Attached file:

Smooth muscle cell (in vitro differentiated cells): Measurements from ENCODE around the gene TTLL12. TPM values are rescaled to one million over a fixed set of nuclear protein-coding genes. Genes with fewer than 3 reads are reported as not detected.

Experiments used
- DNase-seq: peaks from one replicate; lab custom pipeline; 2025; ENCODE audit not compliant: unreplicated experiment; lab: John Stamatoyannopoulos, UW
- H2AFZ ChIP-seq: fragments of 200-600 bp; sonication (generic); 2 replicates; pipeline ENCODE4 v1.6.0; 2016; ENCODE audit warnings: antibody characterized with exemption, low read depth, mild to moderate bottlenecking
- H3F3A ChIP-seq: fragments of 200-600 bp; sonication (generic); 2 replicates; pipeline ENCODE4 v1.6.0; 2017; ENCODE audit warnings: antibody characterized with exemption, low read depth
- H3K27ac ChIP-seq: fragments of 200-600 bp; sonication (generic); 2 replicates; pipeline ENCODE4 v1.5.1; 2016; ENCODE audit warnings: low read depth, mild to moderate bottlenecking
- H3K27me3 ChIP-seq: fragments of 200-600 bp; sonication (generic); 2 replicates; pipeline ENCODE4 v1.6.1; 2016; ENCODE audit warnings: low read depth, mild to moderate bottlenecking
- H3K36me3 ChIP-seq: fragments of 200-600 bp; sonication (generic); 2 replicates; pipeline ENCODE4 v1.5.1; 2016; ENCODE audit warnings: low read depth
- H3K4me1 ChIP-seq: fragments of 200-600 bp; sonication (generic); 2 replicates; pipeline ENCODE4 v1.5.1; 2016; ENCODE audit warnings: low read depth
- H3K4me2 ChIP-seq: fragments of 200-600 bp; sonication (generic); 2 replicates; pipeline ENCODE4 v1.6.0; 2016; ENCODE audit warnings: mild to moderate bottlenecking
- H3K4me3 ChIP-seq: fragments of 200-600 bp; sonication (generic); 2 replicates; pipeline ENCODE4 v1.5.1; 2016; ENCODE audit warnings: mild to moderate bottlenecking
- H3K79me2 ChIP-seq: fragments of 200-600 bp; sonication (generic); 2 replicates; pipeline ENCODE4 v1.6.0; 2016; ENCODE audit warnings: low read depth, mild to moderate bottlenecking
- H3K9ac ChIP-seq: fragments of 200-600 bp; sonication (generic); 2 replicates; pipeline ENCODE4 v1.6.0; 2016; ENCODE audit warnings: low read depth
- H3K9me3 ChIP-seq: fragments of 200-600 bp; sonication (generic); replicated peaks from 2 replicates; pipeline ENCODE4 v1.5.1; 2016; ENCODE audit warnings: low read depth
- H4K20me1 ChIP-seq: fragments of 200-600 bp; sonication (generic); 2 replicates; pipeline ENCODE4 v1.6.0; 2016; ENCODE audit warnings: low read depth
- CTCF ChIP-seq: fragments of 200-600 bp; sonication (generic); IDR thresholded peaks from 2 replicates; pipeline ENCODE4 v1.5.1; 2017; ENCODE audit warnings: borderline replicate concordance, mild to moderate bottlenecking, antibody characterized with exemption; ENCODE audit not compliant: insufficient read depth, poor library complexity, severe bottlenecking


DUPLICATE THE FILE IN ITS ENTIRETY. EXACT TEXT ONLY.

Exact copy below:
Smooth muscle cell (in vitro differentiated cells): Measurements from ENCODE around the gene TTLL12. TPM values are rescaled to one million over a fixed set of nuclear protein-coding genes. Genes with fewer than 3 reads are reported as not detected.

Experiments used
- DNase-seq: peaks from one replicate; lab custom pipeline; 2025; ENCODE audit not compliant: unreplicated experiment; lab: John Stamatoyannopoulos, UW
- H2AFZ ChIP-seq: fragments of 200-600 bp; sonication (generic); 2 replicates; pipeline ENCODE4 v1.6.0; 2016; ENCODE audit warnings: antibody characterized with exemption, low read depth, mild to moderate bottlenecking
- H3F3A ChIP-seq: fragments of 200-600 bp; sonication (generic); 2 replicates; pipeline ENCODE4 v1.6.0; 2017; ENCODE audit warnings: antibody characterized with exemption, low read depth
- H3K27ac ChIP-seq: fragments of 200-600 bp; sonication (generic); 2 replicates; pipeline ENCODE4 v1.5.1; 2016; ENCODE audit warnings: low read depth, mild to moderate bottlenecking
- H3K27me3 ChIP-seq: fragments of 200-600 bp; sonication (generic); 2 replicates; pipeline ENCODE4 v1.6.1; 2016; ENCODE audit warnings: low read depth, mild to moderate bottlenecking
- H3K36me3 ChIP-seq: fragments of 200-600 bp; sonication (generic); 2 replicates; pipeline ENCODE4 v1.5.1; 2016; ENCODE audit warnings: low read depth
- H3K4me1 ChIP-seq: fragments of 200-600 bp; sonication (generic); 2 replicates; pipeline ENCODE4 v1.5.1; 2016; ENCODE audit warnings: low read depth
- H3K4me2 ChIP-seq: fragments of 200-600 bp; sonication (generic); 2 replicates; pipeline ENCODE4 v1.6.0; 2016; ENCODE audit warnings: mild to moderate bottlenecking
- H3K4me3 ChIP-seq: fragments of 200-600 bp; sonication (generic); 2 replicates; pipeline ENCODE4 v1.5.1; 2016; ENCODE audit warnings: mild to moderate bottlenecking
- H3K79me2 ChIP-seq: fragments of 200-600 bp; sonication (generic); 2 replicates; pipeline ENCODE4 v1.6.0; 2016; ENCODE audit warnings: low read depth, mild to moderate bottlenecking
- H3K9ac ChIP-seq: fragments of 200-600 bp; sonication (generic); 2 replicates; pipeline ENCODE4 v1.6.0; 2016; ENCODE audit warnings: low read depth
- H3K9me3 ChIP-seq: fragments of 200-600 bp; sonication (generic); replicated peaks from 2 replicates; pipeline ENCODE4 v1.5.1; 2016; ENCODE audit warnings: low read depth
- H4K20me1 ChIP-seq: fragments of 200-600 bp; sonication (generic); 2 replicates; pipeline ENCODE4 v1.6.0; 2016; ENCODE audit warnings: low read depth
- CTCF ChIP-seq: fragments of 200-600 bp; sonication (generic); IDR thresholded peaks from 2 replicates; pipeline ENCODE4 v1.5.1; 2017; ENCODE audit warnings: borderline replicate concordance, mild to moderate bottlenecking, antibody characterized with exemption; ENCODE audit not compliant: insufficient read depth, poor library complexity, severe bottlenecking